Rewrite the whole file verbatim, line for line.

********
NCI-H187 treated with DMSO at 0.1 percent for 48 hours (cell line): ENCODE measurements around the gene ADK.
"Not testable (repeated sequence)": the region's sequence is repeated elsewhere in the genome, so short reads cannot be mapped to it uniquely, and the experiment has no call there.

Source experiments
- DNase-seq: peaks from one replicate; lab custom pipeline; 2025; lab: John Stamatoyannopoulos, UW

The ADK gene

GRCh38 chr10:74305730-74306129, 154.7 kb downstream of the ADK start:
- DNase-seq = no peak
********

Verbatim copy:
NCI-H187 treated with DMSO at 0.1 percent for 48 hours (cell line): ENCODE measurements around the gene ADK.
"Not testable (repeated sequence)": the region's sequence is repeated elsewhere in the genome, so short reads cannot be mapped to it uniquely, and the experiment has no call there.

Source experiments
- DNase-seq: peaks from one replicate; lab custom pipeline; 2025; lab: John Stamatoyannopoulos, UW

The ADK gene

GRCh38 chr10:74305730-74306129, 154.7 kb downstream of the ADK start:
- DNase-seq = no peak